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Fairfax County Sheriff's Office takes homeless children shopping for the school year

Fairfax County Sheriff's Office takes homeless children shopping for the school year. (ABC7 photo)

A group of young kids with no place to call home were getting a fresh start for the school year.

Thirty-nine children from three emergency shelters in Fairfax County went shopping with the sheriff.

The day started at the courthouse, and each kid was paired with a Sheriff’s deputy or support staff. Then, it was time for lunch and off to Target for an hour of shopping.

Sahil is getting ready to enter the sixth grade and he received some help shopping for school clothes from Sgt. Joe Imrich with the Fairfax County Sheriff’s Office.

"Today is so good day. Today makes me so happy," Sahil said.

"You have the vest to go with this, and you can also wear the hat," said Sheriff Stacey Kincaid, as she gave some fashion tips to 7-year-old Jahmaiyah.

"It feels like I have family with me," said Jahmaiyah, while holding onto a brand new shirt. “I love them helping me when I need stuff.”

The young kids didn't have a home and sometimes they didn't have a family. They lived in a shelter, but on Thursday they looked at the sheriff's deputies as role models.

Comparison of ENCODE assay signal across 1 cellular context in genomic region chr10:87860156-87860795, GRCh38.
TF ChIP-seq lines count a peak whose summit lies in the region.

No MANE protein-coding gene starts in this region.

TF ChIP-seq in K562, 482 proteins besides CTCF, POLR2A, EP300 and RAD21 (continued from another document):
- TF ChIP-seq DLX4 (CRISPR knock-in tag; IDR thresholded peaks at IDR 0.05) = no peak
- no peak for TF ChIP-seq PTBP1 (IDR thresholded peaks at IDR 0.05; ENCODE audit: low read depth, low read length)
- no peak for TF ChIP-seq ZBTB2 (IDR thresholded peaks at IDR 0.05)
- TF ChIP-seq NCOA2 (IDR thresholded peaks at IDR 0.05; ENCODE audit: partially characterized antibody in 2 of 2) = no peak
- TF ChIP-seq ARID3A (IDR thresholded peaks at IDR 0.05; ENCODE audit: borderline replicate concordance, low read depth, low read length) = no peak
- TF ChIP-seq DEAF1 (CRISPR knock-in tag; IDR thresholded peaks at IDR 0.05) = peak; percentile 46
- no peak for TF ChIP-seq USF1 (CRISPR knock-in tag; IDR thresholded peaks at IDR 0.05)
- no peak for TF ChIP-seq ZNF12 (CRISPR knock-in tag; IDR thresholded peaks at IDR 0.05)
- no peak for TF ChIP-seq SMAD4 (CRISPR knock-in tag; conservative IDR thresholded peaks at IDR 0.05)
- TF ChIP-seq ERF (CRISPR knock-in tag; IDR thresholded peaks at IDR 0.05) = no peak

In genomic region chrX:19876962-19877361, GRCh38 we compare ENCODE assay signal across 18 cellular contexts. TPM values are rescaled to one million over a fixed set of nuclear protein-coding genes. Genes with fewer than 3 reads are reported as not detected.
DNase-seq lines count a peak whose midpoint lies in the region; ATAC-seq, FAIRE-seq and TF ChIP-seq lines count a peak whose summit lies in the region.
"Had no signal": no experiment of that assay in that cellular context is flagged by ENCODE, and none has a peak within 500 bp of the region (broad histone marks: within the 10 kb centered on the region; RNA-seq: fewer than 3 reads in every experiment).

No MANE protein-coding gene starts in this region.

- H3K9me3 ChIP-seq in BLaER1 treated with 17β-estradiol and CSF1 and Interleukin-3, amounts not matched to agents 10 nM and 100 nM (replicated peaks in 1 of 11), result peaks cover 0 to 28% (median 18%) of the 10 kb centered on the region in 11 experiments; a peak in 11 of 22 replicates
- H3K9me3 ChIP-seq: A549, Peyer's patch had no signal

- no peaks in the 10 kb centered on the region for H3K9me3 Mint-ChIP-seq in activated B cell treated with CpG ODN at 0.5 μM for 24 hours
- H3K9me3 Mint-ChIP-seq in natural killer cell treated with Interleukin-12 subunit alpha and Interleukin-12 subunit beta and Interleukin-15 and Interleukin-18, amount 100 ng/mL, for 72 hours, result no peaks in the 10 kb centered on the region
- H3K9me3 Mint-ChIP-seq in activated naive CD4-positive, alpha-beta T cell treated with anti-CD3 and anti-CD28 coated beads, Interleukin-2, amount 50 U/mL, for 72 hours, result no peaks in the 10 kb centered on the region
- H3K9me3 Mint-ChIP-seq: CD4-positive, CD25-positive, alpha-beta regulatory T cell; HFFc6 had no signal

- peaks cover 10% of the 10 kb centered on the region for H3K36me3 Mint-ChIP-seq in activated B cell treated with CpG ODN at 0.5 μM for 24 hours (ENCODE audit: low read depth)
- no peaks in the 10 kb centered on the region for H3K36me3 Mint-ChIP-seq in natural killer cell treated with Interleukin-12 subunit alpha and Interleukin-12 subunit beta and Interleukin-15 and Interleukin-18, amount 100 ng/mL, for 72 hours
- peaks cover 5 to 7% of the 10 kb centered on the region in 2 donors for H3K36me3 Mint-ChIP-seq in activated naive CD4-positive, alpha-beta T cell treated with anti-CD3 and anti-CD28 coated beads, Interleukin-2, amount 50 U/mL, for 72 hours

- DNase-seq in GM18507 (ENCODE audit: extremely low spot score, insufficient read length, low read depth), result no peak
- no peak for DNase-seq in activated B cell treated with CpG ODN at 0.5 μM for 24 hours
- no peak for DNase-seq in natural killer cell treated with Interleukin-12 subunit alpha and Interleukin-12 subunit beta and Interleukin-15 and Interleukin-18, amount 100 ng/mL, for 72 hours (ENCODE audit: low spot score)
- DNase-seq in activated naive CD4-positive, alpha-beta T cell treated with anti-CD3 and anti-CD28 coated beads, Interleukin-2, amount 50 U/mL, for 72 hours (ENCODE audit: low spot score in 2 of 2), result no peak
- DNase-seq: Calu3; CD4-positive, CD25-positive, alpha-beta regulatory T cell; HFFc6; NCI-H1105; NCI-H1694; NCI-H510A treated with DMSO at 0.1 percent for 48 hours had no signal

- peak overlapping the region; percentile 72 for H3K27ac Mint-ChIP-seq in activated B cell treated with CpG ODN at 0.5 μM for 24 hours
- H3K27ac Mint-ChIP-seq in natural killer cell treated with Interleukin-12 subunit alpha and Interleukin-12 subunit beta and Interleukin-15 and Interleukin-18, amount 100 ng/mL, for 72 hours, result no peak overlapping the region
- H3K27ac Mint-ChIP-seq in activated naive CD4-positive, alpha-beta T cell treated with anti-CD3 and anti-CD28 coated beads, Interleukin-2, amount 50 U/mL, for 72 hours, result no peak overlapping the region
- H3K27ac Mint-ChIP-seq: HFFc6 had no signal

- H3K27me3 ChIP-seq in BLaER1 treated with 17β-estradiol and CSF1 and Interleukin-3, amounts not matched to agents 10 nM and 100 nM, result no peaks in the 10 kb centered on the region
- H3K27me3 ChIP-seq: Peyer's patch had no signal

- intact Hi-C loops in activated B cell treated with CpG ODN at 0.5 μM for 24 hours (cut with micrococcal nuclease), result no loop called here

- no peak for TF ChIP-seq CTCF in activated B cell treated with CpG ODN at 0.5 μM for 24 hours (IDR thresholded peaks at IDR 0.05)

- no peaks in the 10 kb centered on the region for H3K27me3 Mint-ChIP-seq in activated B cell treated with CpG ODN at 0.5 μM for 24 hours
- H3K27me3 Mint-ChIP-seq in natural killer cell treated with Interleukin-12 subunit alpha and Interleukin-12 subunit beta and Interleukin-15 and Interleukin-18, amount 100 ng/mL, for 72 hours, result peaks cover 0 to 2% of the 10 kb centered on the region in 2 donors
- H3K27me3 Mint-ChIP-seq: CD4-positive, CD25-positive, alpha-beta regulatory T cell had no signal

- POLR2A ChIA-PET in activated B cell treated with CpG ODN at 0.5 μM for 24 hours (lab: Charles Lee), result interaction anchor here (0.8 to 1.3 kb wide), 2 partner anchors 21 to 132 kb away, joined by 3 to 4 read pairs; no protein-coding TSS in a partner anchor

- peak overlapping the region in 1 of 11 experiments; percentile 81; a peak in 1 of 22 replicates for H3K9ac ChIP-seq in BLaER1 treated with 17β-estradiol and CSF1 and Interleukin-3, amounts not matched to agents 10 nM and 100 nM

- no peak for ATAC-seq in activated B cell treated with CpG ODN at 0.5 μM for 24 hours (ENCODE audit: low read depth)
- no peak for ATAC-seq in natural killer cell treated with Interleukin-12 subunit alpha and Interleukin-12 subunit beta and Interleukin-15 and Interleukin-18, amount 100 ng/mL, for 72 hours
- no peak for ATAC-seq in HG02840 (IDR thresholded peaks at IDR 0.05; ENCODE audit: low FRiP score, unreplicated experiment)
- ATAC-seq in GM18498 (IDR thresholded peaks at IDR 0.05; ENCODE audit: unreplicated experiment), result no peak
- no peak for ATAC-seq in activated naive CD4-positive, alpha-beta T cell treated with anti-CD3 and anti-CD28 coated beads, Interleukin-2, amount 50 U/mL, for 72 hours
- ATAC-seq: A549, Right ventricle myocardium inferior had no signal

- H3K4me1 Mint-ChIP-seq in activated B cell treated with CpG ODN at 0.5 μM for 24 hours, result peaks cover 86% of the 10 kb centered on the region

"It's just something I'd like to bottle and have every single day," Sheriff Kincaid said.

For the 25th year, the sheriff's office raised money and partnered with ShelterHouse, which is a non-profit that serves homeless families in Fairfax County.

The deputies helped the children rifle through racks at the Target in Burke. Each little boy and girl were given $250 to fill up their cart with clothes and supplies for back-to-school.

“For these kids to have brand new things walking into the first day of school just gives them so much dignity," said Joe Meyer, executive director and CEO of ShelterHouse.

With many of the kids coming from an abusive relationship, it was also a chance to break down the perception police were bad and broke apart their family.

"Nobody should be afraid of either a deputy or police officer and to be able to engage and partner with them and to let them know we are here to help them and keep them safe is huge,” said Kincaid. “This is all part of giving back and paying forward and it’s an opportunity we are very proud of to do every single year.”

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